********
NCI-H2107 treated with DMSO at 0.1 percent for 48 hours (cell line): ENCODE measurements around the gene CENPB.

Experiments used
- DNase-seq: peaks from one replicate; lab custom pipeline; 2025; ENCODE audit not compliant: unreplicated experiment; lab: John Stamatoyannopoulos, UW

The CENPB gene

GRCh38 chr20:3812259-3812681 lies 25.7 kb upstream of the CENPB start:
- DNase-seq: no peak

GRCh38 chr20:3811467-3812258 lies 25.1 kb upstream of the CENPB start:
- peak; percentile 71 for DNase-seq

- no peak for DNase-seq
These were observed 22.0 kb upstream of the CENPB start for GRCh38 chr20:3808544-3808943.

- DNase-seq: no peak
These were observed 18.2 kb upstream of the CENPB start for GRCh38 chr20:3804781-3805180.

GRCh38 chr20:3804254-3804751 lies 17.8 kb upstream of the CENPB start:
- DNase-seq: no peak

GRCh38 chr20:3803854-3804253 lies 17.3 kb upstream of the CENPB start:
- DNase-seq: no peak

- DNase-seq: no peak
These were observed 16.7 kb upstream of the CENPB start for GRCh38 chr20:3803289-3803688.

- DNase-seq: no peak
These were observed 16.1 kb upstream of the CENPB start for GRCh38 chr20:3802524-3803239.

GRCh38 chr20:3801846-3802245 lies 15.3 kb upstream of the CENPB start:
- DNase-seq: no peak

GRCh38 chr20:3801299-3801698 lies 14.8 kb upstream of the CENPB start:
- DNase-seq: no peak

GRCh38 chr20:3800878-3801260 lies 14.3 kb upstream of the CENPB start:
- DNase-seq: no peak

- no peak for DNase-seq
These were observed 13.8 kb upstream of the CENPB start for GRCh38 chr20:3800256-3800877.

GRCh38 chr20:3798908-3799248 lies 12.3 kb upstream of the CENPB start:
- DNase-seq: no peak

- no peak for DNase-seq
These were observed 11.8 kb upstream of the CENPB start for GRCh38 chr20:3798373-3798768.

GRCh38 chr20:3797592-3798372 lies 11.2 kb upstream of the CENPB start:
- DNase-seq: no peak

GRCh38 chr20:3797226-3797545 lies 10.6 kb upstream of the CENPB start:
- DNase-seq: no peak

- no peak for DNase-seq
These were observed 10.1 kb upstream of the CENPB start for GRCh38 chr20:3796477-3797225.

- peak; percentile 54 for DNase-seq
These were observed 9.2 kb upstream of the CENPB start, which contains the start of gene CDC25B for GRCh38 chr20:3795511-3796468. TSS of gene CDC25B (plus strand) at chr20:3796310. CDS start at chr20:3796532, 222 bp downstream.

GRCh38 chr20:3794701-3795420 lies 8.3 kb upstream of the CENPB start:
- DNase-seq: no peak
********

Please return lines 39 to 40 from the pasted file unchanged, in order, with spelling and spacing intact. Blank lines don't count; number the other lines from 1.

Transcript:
- peak; percentile 54 for DNase-seq
These were observed 9.2 kb upstream of the CENPB start, which contains the start of gene CDC25B for GRCh38 chr20:3795511-3796468. TSS of gene CDC25B (plus strand) at chr20:3796310. CDS start at chr20:3796532, 222 bp downstream.